For idealized geometry, the previous analysis could ensure amplitude-preserved operators and well behaved matrices. Problems arise in 3D multichannel recording where the reality of seismic acquisition causes seismic data to be sampled in a sparse and irregular fashion. These irregularities are often observed in the form of variations in fold coverage resulting in an abundance of seismic traces in some bins and missing data in others.

Considering an imaging operator (for instance ), each row of corresponds to an output bin and each column corresponds to a data trace. Due to the irregular coverage, the columns and rows of are badly scaled and the matrix is ill-conditioned. Its condition can be improved by column scaling Ronen (1994).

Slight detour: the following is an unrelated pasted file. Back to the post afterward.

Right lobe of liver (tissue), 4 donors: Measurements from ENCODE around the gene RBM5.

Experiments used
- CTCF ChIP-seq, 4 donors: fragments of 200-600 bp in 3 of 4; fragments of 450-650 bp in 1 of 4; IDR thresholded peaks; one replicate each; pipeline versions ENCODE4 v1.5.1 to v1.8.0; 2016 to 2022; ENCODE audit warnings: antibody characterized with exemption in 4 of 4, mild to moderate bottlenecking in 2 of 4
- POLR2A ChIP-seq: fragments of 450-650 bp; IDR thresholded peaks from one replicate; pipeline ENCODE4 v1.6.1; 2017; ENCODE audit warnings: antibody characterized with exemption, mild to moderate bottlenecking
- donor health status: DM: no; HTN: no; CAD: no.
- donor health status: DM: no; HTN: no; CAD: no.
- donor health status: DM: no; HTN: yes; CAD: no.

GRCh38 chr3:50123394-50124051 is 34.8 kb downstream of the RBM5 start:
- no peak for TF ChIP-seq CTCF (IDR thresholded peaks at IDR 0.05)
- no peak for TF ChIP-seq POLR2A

Based on a similar approach, we propose
two formulations for row and column normalization which we
refer to as *image normalization* and *data normalization*. They
involve pre- and post-multiplying the operator by
a diagonal matrix whose diagonal entries are the inverse of the sum of the rows
or columns of .

Since Kirchhoff operators are associated with matrices that contain
no negative elements, it is safe to use the sum of the elements.
In case of negative entry values, we can sum the absolute values
of the elements or compute the norms of the rows or columns.
Similarly for the case of complex values, we should use an *L _{2}* norm to
compute the diagonal entries of the normalization operator; i.e.,
the square root of the sum of elements squared.

- Row scaling: model normalization
- Column scaling: data normalization
- Normalizing vs scaling of the adjoint

7/5/1998